The USDA has some food safety tips for your child’s lunch box

The school year has begun and that means you’ll be choosing foods and packing up your child’s lunches almost every day for the next several months.

The USDA has a few tips for you to help decrease the stress of spreading foodborne illnesses through your child’s lunchbox.

“As a mother, I understand the stress that comes with the start of a new school year, but preparing a safe lunch doesn’t have to be a challenge,” said Carmen Rottenberg, acting deputy undersecretary for Food Safety at USDA. “Simple steps like washing your hands and keeping food at the correct temperature can stop the spread of bacteria and keep your children safe from foodborne illness.”

Handwashing is the first and easiest step to avoid foodborne illnesses.

A recent study by USDA found that 97 percent of the time participants should have washed their hands they did not do so correctly or at all.

This poor hand hygiene caused participants to cross-contaminate other spice containers, refrigerator handles, even ready-to-eat foods and other areas of their kitchen with a harmless tracer bacteria.

Because bacteria can live on surfaces for up to 32 hours, it’s easy to contaminate sandwich bread and lunch meat when preparing your child’s lunch, according to the USDA.

But this can be avoided by following a few basic food safety tips:

  • Make sure lunch bags and coolers are clean before packing.
  • Pack moist towelettes so children can clean hands before and after eating.
  • Use an insulated lunch bag or cooler and at least two cold sources, such as freezer packs, for lunches that contain perishable food items like luncheon meats, eggs, cheese or yogurt. This will help keep food safely cold at 40 degrees or below until lunch time.
  • If packing a hot lunch, like soup, chili or stew, use an insulated container to keep it hot. Fill the container with boiling water, let stand for a few minutes, empty, and then put in the piping hot food.
  • Tell children to keep the insulated container closed until lunchtime to keep the food at 140 degrees or above.
  • For safety, instruct children to discard all leftover food and used food packaging.

Food safety basics

Keep these basic food safety steps in mind when packing lunches, making dinner and preparing food all year round:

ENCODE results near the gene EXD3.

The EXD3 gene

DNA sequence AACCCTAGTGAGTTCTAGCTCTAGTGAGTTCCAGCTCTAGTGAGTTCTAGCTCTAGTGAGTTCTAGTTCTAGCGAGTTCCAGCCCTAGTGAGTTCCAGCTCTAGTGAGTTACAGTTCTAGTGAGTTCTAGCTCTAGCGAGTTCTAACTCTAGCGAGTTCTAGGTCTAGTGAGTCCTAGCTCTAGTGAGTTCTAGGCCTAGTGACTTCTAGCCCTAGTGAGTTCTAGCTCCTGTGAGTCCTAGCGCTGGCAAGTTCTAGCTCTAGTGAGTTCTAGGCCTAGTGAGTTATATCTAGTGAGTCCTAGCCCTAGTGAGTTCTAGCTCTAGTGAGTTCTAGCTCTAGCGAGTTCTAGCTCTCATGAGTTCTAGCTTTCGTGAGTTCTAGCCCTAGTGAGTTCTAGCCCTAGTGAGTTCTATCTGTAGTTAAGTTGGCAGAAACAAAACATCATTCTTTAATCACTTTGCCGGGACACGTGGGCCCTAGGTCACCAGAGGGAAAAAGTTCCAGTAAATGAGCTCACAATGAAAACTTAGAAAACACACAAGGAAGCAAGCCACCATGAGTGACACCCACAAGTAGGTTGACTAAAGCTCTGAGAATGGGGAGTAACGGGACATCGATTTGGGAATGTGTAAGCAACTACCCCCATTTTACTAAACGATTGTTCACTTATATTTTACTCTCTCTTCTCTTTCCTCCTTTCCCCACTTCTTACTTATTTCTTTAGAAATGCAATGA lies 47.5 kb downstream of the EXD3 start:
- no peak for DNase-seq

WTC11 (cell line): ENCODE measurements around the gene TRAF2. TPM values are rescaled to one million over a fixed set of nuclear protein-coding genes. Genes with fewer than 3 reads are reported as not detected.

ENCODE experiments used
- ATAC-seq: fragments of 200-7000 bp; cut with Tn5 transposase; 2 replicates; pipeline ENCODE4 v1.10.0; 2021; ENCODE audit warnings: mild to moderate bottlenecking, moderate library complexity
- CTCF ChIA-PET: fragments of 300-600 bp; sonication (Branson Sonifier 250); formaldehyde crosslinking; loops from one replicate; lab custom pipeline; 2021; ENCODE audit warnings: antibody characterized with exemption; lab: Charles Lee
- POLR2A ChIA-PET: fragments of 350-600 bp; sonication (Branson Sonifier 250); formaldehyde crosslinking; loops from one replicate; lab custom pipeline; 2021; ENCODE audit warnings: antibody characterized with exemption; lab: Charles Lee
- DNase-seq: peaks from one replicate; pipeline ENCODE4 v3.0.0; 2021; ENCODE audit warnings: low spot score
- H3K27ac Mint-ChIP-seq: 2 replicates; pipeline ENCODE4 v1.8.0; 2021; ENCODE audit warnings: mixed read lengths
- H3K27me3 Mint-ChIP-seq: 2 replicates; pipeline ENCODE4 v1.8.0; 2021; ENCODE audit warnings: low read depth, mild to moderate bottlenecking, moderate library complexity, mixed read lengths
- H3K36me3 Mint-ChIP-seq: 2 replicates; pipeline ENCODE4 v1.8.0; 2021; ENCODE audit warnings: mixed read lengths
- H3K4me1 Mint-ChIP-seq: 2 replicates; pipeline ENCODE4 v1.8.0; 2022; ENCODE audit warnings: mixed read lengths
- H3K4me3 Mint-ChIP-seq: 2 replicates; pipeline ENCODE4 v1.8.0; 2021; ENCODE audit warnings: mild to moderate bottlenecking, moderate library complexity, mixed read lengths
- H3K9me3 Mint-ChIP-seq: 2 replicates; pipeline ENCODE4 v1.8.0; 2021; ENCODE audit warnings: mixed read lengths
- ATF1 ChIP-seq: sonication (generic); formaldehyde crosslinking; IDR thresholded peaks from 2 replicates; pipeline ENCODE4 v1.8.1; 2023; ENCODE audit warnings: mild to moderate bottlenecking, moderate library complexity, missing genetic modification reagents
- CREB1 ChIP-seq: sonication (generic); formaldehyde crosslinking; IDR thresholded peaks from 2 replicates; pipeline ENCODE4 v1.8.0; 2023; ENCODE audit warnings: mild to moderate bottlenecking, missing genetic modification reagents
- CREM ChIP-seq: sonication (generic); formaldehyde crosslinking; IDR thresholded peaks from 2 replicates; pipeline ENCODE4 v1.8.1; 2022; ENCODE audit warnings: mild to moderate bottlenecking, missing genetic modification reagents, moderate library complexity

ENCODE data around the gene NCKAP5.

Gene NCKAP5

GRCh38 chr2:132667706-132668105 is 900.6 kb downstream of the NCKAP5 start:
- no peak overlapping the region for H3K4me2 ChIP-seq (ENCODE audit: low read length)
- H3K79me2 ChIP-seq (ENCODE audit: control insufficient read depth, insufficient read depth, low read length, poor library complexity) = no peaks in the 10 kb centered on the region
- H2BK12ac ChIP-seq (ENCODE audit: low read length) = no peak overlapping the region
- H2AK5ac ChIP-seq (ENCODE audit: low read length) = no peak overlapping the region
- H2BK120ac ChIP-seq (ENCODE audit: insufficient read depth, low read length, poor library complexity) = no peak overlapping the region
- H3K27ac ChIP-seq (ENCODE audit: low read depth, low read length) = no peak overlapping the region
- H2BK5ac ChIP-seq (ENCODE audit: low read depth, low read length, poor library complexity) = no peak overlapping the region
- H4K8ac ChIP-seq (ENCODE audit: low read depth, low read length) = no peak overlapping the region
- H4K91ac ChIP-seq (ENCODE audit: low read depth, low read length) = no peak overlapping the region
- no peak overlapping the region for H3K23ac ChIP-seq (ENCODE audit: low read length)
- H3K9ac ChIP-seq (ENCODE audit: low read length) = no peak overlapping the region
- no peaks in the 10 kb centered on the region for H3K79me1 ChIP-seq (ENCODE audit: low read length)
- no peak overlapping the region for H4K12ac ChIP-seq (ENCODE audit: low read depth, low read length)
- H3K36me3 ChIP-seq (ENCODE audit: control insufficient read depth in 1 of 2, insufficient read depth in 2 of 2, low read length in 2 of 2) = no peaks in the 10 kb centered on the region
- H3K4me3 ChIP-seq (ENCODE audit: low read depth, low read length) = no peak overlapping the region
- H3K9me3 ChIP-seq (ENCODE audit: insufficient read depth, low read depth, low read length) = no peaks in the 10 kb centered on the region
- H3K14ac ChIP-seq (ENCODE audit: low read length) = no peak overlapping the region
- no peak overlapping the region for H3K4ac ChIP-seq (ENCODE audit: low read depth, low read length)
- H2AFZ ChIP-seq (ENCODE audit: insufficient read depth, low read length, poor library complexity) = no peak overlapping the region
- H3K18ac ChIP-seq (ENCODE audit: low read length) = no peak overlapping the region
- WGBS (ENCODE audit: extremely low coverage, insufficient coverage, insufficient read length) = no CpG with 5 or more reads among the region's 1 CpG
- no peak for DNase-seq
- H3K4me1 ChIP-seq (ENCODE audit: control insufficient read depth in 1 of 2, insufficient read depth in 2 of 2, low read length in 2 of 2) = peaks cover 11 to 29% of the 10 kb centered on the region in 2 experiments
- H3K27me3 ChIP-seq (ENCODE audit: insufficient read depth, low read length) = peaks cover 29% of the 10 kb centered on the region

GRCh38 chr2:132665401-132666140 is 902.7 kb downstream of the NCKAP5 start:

• Clean: Wash hands with soap and warm water, and surfaces with soap and hot water before and after handling food. Rinse raw produce in water before eating, cutting or cooking.
  • Separate: Avoid spreading bacteria from one food product to another. Use two separate cutting boards — one for raw meat and poultry, and one for produce or ready to eat foods.
  • Cook: The only way to make sure meat and poultry is safe to eat is to ensure it reaches the safe minimum internal temperature needed to destroy harmful bacteria. If sending soups, stews or chili to school, be sure to heat the food to 165 degrees, as measured by a food thermometer, before pouring it into an insulated container.
  • Chill: At room temperature, bacteria in food can double every 20 minutes. To avoid this, make sure to chill all perishable foods within two hours (one hour in temperatures above 90 degrees). Discard any perishable foods that were left at room temperature longer than that.

Consumers can learn more about key food safety practices at Foodsafety.gov, by following @USDAFoodSafety on Twitter, and by liking Facebook.com/FoodSafety.gov.

Consumers with questions about food safety can call the USDA Meat and Poultry Hotline at 888-MPHotline ( 888-674-6854) or chat live with a food safety specialist at AskKaren.gov, available from 10 a.m. to 6 p.m. Eastern Time, Monday through Friday, in English or Spanish.

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John Mangalonzo (john@localvoicemedia.com) is the managing editor of Local Voice Media’s Virginia papers – WYDaily (Williamsburg), Southside Daily (Virginia Beach) and HNNDaily (Hampton-Newport News). Before coming to Local Voice, John was the senior content editor of The Bellingham Herald, a McClatchy newspaper in Washington state. Previously, he served as city editor/content strategist for USA Today Network newsrooms in St. George and Cedar City, Utah. John started his professional journalism career shortly after graduating from Lyceum of The Philippines University in 1990. As a rookie reporter for a national newspaper in Manila that year, John was assigned to cover four of the most dangerous cities in Metro Manila. Later that year, John was transferred to cover the Philippine National Police and Armed Forces of the Philippines. He spent the latter part of 1990 to early 1992 embedded with troopers in the southern Philippines as they fought with communist rebels and Muslim extremists. His U.S. journalism career includes reporting and editing stints for newspapers and other media outlets in New York City, California, Texas, Iowa, Utah, Colorado and Washington state.